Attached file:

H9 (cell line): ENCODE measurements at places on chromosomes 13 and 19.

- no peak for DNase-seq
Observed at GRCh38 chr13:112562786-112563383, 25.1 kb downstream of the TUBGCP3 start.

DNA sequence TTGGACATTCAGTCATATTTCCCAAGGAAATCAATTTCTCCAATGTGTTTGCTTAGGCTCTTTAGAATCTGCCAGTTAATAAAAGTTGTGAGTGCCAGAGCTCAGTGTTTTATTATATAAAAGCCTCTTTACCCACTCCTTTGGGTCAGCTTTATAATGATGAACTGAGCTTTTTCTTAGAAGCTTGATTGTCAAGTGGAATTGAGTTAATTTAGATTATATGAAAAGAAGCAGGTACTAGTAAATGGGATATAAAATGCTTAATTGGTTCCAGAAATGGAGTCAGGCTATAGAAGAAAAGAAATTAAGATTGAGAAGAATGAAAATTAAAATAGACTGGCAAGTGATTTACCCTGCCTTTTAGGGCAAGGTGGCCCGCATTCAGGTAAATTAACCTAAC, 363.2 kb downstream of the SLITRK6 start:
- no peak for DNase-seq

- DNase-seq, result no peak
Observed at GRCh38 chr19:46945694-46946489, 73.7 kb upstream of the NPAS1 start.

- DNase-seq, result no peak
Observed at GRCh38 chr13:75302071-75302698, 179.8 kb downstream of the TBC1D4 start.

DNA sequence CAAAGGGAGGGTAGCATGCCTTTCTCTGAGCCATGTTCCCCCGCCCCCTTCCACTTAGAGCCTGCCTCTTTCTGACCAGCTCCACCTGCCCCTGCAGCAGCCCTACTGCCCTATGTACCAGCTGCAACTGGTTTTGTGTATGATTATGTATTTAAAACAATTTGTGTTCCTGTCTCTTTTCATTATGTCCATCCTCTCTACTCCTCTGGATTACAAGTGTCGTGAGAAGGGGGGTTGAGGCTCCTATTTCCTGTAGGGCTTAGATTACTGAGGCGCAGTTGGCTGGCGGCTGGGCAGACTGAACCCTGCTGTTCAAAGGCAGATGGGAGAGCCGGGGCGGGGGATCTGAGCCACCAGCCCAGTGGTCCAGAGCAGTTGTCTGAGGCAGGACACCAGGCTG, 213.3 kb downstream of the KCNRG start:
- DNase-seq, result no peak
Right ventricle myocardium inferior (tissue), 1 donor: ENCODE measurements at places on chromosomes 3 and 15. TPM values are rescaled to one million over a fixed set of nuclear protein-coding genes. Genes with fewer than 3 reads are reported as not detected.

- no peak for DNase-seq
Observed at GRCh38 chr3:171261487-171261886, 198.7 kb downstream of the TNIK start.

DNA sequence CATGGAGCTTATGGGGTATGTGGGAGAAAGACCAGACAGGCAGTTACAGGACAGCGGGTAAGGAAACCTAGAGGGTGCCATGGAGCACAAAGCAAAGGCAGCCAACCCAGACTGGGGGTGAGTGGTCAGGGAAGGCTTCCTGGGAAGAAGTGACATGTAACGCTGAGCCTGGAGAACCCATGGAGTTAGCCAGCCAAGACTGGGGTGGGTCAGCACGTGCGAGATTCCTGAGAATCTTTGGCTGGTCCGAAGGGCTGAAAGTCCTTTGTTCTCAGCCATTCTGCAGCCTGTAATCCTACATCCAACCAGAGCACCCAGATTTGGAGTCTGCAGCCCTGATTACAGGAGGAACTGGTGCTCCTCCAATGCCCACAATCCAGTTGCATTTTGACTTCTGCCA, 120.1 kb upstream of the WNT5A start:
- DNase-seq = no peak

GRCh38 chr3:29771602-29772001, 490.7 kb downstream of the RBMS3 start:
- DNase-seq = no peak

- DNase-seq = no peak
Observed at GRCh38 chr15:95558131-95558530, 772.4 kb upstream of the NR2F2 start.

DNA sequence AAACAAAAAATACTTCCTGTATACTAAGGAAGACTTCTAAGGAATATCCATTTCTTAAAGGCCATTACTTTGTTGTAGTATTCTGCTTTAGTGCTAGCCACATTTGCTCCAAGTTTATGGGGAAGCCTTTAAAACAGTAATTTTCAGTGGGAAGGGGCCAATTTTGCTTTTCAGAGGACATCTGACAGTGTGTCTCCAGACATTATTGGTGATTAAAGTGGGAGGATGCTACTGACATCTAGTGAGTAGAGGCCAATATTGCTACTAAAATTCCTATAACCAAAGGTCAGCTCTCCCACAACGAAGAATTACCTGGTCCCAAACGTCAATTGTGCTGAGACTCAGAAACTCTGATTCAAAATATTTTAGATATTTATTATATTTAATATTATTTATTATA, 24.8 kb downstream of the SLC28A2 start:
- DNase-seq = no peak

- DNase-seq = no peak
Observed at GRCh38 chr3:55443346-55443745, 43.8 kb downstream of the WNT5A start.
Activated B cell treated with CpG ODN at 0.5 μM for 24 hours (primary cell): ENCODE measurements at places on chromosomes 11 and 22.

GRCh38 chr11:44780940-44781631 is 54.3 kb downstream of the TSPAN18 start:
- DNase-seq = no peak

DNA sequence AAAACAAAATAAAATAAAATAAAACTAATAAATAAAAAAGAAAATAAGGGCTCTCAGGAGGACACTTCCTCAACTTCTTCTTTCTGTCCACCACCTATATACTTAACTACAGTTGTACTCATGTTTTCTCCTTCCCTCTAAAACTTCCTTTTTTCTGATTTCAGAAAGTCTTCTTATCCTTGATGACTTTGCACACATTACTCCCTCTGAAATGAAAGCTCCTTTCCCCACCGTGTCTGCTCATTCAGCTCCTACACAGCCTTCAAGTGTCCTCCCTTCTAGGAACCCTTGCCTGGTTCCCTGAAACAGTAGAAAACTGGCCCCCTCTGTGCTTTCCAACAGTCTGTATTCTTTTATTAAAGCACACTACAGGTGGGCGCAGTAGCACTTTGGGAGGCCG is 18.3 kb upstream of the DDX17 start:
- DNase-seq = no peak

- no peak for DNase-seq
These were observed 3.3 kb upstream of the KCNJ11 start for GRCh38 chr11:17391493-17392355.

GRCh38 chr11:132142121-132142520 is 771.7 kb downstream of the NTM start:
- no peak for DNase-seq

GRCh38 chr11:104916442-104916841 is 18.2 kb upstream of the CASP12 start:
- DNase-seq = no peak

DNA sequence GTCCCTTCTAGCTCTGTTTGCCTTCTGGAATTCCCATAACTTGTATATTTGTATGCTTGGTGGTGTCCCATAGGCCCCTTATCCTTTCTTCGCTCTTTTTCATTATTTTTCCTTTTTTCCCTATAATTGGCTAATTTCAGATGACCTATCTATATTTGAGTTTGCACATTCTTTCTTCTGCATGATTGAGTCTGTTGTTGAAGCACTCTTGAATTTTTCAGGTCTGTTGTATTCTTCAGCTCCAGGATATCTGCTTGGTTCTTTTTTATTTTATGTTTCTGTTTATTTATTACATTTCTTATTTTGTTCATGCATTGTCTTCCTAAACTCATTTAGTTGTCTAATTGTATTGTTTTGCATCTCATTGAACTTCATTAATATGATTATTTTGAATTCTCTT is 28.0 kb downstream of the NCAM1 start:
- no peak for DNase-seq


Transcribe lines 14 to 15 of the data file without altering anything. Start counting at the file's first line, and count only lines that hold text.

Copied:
Observed at GRCh38 chr3:171261487-171261886, 198.7 kb downstream of the TNIK start.

DNA sequence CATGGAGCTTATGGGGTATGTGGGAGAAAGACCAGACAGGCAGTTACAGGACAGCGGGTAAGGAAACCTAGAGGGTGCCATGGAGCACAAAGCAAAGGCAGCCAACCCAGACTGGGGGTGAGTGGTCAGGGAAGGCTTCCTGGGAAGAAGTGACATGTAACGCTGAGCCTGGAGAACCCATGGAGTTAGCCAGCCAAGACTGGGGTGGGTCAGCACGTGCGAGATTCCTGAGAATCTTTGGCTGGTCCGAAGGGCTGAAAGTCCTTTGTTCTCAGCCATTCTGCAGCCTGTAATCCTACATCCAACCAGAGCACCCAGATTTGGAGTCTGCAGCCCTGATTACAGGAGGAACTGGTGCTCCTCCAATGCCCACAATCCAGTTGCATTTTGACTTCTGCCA, 120.1 kb upstream of the WNT5A start: